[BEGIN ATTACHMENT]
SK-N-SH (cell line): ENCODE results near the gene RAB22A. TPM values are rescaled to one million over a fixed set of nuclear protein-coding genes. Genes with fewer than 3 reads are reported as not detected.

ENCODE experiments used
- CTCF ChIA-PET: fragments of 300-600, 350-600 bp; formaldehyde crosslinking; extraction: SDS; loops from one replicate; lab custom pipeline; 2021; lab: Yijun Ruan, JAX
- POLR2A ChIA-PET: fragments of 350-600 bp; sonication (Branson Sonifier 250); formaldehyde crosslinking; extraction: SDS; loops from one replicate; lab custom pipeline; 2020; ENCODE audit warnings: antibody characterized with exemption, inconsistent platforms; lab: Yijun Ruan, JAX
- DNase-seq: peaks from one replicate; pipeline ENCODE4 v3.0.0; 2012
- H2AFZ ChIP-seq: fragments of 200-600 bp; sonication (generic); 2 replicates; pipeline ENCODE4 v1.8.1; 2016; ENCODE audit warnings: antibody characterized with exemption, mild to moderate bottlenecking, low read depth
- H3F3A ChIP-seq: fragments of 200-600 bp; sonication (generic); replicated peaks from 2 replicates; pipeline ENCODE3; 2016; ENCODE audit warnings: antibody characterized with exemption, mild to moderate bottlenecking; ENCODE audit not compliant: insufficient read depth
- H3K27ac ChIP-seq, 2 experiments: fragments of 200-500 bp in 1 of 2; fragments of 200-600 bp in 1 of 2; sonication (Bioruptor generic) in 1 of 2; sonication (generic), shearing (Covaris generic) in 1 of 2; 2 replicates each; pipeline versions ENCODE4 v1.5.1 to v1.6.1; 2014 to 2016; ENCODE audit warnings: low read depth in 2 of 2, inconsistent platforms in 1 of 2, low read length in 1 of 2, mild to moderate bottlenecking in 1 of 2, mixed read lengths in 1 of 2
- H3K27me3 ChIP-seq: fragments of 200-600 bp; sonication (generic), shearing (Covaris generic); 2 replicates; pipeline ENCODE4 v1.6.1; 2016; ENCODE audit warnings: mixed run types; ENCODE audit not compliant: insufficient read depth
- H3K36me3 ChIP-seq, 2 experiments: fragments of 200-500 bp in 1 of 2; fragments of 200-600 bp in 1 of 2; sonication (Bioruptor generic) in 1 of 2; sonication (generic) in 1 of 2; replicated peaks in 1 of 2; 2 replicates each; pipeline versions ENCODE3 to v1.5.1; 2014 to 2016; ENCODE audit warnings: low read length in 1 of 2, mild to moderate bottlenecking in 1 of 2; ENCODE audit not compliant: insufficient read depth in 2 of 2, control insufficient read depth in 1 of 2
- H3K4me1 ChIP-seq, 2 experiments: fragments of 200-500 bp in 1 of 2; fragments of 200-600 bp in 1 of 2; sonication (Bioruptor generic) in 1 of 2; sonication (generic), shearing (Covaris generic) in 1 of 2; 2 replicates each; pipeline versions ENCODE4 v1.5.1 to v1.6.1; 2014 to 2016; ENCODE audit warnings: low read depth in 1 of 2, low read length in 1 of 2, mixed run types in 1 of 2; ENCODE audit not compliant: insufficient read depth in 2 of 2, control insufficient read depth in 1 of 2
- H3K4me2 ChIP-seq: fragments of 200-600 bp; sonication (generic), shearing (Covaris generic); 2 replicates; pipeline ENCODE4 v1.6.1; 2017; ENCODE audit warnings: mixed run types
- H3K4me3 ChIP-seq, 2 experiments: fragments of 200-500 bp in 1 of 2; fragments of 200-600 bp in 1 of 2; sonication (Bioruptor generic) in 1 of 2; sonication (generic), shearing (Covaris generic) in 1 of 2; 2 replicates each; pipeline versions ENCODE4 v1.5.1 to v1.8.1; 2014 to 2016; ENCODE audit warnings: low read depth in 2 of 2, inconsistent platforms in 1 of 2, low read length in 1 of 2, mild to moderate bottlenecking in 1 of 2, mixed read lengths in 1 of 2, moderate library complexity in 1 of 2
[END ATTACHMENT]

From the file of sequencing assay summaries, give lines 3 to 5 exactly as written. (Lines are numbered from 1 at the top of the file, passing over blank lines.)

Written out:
- CTCF ChIA-PET: fragments of 300-600, 350-600 bp; formaldehyde crosslinking; extraction: SDS; loops from one replicate; lab custom pipeline; 2021; lab: Yijun Ruan, JAX
- POLR2A ChIA-PET: fragments of 350-600 bp; sonication (Branson Sonifier 250); formaldehyde crosslinking; extraction: SDS; loops from one replicate; lab custom pipeline; 2020; ENCODE audit warnings: antibody characterized with exemption, inconsistent platforms; lab: Yijun Ruan, JAX
- DNase-seq: peaks from one replicate; pipeline ENCODE4 v3.0.0; 2012